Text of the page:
I chat happily to my pretend family when my grandmother comes to check on me, and we talk as my memory fades to black.

I have no idea why my brain chose this memory to keep over all the rest.  Like those random photos one finds stored in an old shoe box, it has no more meaning than it captures a slice of time.

I find myself relishing my memories, repeating them adnauseam to anyone who will listen, not because they are golden tidbits of information, but because they are me and I don’t want to forget who I am as I grow older.  Maybe if I repeat them often enough, they will stay to visit longer and not go away, never to return again.


Monday, January 9, 2012

My Birthday Month

Here it comes.  Yup.  Another birthday.  Like all other biological functions, they come without our consent.
Some of us fight them with plastic – both credit cards and implants; others – we just go with the flow.
I started showing grey in my late twenties, and I didn’t cover any of it until I hit my forties and my hairdresser suggested we try something to “ease” the transition.  We started alternating my grey with light blonde highlights.  Those of you who knew me then, probably remember that phase. Pinky swear you will talk about me with kindness.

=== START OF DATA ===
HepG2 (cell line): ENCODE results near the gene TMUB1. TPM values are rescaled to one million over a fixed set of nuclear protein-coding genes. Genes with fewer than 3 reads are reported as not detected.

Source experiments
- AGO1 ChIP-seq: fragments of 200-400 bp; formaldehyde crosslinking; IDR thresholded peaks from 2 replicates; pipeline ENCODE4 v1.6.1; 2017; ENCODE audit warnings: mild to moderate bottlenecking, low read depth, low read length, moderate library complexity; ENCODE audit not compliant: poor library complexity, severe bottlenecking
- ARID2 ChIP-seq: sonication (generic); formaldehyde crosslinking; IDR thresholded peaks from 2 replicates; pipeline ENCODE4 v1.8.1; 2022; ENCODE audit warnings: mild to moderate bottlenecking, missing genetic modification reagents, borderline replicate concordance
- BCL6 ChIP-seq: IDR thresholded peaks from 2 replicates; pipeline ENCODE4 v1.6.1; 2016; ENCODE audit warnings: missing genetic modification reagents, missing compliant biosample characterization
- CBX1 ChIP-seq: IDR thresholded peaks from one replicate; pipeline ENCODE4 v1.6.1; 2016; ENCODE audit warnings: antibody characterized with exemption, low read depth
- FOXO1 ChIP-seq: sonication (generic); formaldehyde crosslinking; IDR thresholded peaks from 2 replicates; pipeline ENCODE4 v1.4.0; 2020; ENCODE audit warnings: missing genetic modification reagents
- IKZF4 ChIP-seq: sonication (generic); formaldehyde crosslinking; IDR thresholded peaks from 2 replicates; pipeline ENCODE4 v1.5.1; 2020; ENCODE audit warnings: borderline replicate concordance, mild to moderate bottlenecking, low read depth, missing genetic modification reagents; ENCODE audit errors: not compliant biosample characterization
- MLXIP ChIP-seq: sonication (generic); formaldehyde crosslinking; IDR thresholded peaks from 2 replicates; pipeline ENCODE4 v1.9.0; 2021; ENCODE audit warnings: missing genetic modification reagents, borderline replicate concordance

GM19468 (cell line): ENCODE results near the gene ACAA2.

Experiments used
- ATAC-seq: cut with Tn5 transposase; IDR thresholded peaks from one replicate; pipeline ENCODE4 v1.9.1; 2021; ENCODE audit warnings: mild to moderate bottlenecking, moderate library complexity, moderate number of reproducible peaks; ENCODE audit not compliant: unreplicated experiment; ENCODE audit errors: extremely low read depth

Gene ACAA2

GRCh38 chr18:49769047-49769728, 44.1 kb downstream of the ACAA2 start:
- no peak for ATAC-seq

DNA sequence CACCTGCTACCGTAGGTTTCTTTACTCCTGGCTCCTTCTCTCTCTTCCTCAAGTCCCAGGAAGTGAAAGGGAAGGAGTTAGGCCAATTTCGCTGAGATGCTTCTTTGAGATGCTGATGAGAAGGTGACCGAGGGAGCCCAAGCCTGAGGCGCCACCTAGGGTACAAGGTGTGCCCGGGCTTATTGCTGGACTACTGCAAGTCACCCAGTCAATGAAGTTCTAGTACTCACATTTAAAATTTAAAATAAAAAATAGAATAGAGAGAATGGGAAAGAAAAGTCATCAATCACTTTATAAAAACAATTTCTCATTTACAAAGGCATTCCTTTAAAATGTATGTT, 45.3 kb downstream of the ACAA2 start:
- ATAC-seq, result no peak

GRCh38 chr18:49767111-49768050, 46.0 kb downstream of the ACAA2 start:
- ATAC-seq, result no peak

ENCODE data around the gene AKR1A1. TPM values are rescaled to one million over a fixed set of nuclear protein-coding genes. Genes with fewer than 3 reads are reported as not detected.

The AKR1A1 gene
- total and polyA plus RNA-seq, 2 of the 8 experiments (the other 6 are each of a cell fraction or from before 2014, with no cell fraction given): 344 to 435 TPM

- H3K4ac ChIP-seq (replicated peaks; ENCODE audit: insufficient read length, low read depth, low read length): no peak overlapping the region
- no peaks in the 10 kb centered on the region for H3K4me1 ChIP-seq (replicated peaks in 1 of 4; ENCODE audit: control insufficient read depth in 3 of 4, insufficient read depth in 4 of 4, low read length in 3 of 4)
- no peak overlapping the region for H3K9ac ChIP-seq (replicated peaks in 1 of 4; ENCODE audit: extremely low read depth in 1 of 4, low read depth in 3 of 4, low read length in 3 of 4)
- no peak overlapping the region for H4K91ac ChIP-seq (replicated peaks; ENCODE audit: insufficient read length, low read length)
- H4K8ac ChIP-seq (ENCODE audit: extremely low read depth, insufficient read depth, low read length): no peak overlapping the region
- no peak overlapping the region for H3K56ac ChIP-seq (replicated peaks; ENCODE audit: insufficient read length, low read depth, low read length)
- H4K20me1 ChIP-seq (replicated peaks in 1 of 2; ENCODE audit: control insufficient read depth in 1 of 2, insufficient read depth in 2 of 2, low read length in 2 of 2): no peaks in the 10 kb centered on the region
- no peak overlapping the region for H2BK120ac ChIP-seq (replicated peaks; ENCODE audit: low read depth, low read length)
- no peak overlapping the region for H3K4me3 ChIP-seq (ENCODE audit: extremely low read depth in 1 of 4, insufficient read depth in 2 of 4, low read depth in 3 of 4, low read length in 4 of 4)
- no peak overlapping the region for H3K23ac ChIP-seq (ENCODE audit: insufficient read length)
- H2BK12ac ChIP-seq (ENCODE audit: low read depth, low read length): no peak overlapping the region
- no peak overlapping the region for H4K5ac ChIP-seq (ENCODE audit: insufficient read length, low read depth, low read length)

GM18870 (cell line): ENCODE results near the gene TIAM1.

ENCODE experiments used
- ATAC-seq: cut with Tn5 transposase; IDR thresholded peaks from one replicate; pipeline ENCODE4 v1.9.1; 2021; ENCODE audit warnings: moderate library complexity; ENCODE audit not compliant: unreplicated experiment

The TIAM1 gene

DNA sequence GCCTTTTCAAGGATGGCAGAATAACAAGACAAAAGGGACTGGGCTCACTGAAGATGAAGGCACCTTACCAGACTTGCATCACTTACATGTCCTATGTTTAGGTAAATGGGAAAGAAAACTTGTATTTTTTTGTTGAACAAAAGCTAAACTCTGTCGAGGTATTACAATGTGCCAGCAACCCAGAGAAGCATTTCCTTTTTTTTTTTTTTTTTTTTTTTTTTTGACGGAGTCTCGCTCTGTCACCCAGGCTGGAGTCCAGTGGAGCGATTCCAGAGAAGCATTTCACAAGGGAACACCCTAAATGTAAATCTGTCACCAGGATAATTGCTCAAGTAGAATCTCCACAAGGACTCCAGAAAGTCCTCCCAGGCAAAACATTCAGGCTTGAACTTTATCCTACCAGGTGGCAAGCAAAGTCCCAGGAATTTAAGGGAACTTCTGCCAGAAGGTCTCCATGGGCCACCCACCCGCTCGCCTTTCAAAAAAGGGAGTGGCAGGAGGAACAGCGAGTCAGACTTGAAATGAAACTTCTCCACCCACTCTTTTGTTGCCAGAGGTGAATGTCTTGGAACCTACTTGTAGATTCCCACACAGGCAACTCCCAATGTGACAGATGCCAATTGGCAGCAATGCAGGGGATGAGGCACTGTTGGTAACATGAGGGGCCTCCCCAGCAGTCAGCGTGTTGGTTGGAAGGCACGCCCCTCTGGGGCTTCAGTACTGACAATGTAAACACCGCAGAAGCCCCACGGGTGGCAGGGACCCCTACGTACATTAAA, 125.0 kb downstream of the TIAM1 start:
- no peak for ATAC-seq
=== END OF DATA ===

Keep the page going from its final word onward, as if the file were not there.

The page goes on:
In a moment of desperation (I was spending more on my grey than on the monthly grocery bill raising three teens), I bought a box of Clairol for eight bucks and went Vampire Black. When my hairdresser saw that, she acquiesced and suggested something “softer.” She mixed up a batch of “chocolate brown,” and that was my signature for the next ten years.
Four years ago I decided to be totally honest with who I was – one hot, earthy, mama – and embrace my boomerism.  When I told my hairdresser and my family that I was going grey, there was protest all around.  My greyness offended those who measured their quasi-youth by mine. Too bad.
When she retired, I saw my chance.  I chopped all my hair to less than one inch in length and went cold turkey.  I hear Aveda and Clairol took quite a hit in sales back then, but I didn’t care. For several months my head looked more like a clump of dry oregano than the salt and pepper it is now. The grey-headed chick in the mirror still catches me off guard sometimes.